By unraveling the histories of particular asteroids, the research team hopes to learn more about our solar system’s past and to add more dimension to what we already know from other telescopes. “Webb lets us ‘visit’ a lot more asteroids with really high-quality observations we can’t get with telescopes on the ground,” said Andrew S. Rivkin of the Johns Hopkins University Applied Physics Laboratory.
3. It will help us map the universe.
“The Webb telescope won’t be able to decisively say there’s definitely life on a planet or not, but it begins to map out that space and say, ‘That may be an ocean there,’ which gives us a road map to probe further and really investigate,” she says.
Webb will peer into the universe in the infrared, which is important because newly forming stars and planets are hidden behind dust that absorbs visible light, but infrared light can penetrate that dust.
4. And it may help us find the next Earth.
“We’re planning to investigate the nature of dark energy in the universe, and understand the nature of these very old objects. And characterizing planets around other suns puts us on the path to finding out if there’s another Earth out there.” The Webb will also assist in the hunt for exoplanets, something that Hubble still does but was not designed for, according to Space.com.
5. It’s a technological coup.
“It has the potential to fundamentally rewrite our textbooks because of how dramatically it will increase our view of the cosmos,” Bullock says. “We will be able to get a much better grasp of the universe we live in. Technology-wise, we are already seeing the implications.”
Northrop Grumman, which built the mirrors of the telescope, had to cover new ground because a mirror this precise had never been created.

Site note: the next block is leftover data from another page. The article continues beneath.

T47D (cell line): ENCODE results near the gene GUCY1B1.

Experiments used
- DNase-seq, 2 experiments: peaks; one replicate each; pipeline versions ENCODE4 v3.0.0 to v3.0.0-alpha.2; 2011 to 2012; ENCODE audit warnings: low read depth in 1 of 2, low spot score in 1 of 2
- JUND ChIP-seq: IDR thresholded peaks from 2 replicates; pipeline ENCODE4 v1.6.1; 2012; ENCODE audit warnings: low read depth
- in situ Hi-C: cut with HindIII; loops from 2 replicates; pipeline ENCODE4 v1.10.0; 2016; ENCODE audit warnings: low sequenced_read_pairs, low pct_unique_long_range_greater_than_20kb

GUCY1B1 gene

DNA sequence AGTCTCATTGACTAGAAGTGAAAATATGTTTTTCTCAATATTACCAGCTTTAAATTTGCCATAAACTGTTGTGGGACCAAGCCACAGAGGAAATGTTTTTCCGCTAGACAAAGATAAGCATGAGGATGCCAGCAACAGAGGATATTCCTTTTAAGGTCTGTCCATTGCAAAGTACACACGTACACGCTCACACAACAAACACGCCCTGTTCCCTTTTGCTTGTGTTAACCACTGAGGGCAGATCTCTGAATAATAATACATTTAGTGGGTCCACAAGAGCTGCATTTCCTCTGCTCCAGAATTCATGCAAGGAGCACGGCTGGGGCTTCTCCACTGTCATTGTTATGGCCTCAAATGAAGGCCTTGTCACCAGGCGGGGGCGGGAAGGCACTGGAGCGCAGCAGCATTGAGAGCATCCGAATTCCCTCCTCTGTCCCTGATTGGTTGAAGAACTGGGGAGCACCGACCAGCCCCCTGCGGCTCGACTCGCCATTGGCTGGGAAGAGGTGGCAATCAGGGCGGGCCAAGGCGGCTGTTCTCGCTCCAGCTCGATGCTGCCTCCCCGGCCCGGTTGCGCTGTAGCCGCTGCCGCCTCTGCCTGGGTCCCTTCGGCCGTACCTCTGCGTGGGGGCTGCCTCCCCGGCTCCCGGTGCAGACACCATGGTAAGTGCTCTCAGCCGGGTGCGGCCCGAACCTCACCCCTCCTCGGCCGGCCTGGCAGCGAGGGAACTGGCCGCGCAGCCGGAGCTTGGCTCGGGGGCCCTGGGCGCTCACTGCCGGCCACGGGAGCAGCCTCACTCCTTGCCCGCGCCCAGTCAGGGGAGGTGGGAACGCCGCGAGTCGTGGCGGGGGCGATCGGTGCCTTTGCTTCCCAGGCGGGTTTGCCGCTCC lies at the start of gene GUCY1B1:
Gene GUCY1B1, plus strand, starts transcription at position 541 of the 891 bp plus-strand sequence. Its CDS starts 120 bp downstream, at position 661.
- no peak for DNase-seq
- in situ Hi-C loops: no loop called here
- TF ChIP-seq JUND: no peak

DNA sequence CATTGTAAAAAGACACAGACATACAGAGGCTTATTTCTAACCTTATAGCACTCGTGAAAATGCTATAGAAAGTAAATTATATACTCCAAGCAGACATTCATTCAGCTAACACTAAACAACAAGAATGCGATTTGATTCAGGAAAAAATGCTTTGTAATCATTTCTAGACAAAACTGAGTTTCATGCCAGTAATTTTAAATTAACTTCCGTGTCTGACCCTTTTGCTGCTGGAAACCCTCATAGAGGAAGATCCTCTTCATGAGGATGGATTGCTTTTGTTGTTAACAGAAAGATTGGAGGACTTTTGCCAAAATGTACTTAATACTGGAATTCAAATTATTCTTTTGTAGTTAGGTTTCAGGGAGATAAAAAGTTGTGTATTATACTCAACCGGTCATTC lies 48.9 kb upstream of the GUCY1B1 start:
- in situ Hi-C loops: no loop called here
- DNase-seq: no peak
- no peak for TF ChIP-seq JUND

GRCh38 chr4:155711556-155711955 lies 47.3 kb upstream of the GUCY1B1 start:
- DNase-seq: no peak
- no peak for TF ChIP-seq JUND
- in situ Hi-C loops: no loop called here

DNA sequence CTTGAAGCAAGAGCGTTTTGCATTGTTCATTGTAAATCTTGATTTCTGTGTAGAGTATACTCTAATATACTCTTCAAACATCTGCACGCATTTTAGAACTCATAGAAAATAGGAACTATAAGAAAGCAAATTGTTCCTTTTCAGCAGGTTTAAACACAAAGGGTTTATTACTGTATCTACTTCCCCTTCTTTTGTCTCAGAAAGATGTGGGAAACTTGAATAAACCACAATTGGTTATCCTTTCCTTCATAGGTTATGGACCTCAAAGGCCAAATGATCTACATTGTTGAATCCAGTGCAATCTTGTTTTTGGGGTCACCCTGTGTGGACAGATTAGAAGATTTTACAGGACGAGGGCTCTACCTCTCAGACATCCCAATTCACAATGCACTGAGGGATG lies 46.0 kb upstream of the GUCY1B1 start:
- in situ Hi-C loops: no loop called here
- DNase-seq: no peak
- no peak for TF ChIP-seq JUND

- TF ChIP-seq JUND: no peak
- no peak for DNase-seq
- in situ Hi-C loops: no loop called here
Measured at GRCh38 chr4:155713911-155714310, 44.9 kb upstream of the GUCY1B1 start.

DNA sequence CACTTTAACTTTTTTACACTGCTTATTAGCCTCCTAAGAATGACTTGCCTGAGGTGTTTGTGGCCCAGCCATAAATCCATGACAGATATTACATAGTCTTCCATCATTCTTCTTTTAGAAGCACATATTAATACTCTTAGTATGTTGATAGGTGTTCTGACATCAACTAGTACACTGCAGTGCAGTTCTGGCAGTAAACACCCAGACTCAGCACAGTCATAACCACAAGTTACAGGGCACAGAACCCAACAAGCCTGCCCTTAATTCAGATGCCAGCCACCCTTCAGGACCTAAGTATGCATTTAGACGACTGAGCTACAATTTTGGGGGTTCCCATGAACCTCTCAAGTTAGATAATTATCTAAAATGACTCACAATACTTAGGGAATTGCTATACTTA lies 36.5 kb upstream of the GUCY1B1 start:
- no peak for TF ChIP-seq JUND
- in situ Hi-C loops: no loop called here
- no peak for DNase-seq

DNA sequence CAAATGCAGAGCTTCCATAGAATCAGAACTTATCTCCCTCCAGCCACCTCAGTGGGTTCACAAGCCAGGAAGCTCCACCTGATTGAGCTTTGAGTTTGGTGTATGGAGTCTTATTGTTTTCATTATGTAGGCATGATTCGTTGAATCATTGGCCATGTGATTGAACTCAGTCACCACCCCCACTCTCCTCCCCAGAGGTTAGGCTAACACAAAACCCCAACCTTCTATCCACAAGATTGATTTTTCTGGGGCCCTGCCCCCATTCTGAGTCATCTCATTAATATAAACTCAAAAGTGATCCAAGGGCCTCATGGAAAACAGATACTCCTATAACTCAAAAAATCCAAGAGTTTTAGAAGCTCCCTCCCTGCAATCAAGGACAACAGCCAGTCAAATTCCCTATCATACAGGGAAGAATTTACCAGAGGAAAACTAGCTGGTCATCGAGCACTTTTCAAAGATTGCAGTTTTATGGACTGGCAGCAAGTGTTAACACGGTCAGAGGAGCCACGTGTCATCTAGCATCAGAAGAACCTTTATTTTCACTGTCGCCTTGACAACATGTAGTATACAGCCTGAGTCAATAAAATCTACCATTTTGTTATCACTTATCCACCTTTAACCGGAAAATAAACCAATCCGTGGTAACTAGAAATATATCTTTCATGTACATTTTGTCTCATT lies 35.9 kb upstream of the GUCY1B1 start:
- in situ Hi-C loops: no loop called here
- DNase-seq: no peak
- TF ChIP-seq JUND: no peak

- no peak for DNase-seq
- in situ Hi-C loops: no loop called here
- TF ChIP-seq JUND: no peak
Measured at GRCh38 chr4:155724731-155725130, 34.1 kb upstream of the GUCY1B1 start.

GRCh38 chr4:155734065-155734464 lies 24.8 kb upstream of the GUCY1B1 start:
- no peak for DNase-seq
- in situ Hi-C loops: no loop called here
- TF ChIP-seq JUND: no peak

“The technology we invented is being used by eye surgeons, so there are tangible benefits. We’re also learning things on the computer level. We’ve made huge advances in understanding deployables — how we take this giant sun shield the size of a tennis court and fold it up.”
Webb has a 6.5-meter diameter primary mirror, which would give it about seven times the collecting area over the mirrors available on the current generation of space telescopes. Webb will have significantly larger field of view than the camera on Hubble and significantly better spatial resolution than the infrared Spitzer Space Telescope, according to the Webb site.
The JWST was initially scheduled to launch in 2018, but NASA has pushed it back several times, citing a need for more time to integrate and test components. The JWST will begin its mission in March 2021, when it’s scheduled to launch on an Ariane 5 rocket from French Guiana.
In fact, in May, NASA announced that the telescope has been successfully folded and stowed into the same configuration it will have when loaded onto the rocket for launch. You can see that bit of origami magic illustrated in this new video from NASA’s Goddard Space Center:
Whenever it launches, the telescope will give us an unprecedented view of the universe. You can see the full assembled observatory come together in the time-lapse below: